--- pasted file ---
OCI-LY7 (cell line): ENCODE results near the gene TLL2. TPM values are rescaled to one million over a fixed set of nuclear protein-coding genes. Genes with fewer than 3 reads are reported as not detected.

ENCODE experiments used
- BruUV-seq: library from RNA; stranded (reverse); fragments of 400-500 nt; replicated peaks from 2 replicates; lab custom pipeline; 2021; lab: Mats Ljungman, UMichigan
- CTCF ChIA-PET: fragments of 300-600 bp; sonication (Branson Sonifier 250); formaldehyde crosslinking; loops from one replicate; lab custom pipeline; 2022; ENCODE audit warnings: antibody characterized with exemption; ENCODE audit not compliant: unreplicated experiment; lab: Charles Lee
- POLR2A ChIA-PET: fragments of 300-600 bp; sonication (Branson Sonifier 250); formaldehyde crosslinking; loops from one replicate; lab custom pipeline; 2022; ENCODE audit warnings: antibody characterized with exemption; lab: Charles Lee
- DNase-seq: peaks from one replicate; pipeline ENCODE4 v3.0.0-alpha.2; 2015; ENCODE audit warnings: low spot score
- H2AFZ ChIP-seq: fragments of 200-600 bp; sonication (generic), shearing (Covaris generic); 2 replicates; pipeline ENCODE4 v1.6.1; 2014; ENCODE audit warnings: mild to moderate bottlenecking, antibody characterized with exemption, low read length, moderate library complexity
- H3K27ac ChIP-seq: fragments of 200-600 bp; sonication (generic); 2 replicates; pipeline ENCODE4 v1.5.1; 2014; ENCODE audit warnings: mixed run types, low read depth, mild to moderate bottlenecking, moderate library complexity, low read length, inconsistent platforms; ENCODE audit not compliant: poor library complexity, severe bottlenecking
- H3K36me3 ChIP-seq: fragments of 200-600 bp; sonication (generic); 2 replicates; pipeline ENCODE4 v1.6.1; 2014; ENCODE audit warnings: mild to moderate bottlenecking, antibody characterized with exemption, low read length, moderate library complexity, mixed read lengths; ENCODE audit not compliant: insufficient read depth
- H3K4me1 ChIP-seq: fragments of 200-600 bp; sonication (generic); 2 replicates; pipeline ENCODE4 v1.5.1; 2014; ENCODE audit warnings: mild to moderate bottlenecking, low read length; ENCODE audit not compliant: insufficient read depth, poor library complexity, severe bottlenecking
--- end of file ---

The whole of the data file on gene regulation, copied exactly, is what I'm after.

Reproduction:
OCI-LY7 (cell line): ENCODE results near the gene TLL2. TPM values are rescaled to one million over a fixed set of nuclear protein-coding genes. Genes with fewer than 3 reads are reported as not detected.

ENCODE experiments used
- BruUV-seq: library from RNA; stranded (reverse); fragments of 400-500 nt; replicated peaks from 2 replicates; lab custom pipeline; 2021; lab: Mats Ljungman, UMichigan
- CTCF ChIA-PET: fragments of 300-600 bp; sonication (Branson Sonifier 250); formaldehyde crosslinking; loops from one replicate; lab custom pipeline; 2022; ENCODE audit warnings: antibody characterized with exemption; ENCODE audit not compliant: unreplicated experiment; lab: Charles Lee
- POLR2A ChIA-PET: fragments of 300-600 bp; sonication (Branson Sonifier 250); formaldehyde crosslinking; loops from one replicate; lab custom pipeline; 2022; ENCODE audit warnings: antibody characterized with exemption; lab: Charles Lee
- DNase-seq: peaks from one replicate; pipeline ENCODE4 v3.0.0-alpha.2; 2015; ENCODE audit warnings: low spot score
- H2AFZ ChIP-seq: fragments of 200-600 bp; sonication (generic), shearing (Covaris generic); 2 replicates; pipeline ENCODE4 v1.6.1; 2014; ENCODE audit warnings: mild to moderate bottlenecking, antibody characterized with exemption, low read length, moderate library complexity
- H3K27ac ChIP-seq: fragments of 200-600 bp; sonication (generic); 2 replicates; pipeline ENCODE4 v1.5.1; 2014; ENCODE audit warnings: mixed run types, low read depth, mild to moderate bottlenecking, moderate library complexity, low read length, inconsistent platforms; ENCODE audit not compliant: poor library complexity, severe bottlenecking
- H3K36me3 ChIP-seq: fragments of 200-600 bp; sonication (generic); 2 replicates; pipeline ENCODE4 v1.6.1; 2014; ENCODE audit warnings: mild to moderate bottlenecking, antibody characterized with exemption, low read length, moderate library complexity, mixed read lengths; ENCODE audit not compliant: insufficient read depth
- H3K4me1 ChIP-seq: fragments of 200-600 bp; sonication (generic); 2 replicates; pipeline ENCODE4 v1.5.1; 2014; ENCODE audit warnings: mild to moderate bottlenecking, low read length; ENCODE audit not compliant: insufficient read depth, poor library complexity, severe bottlenecking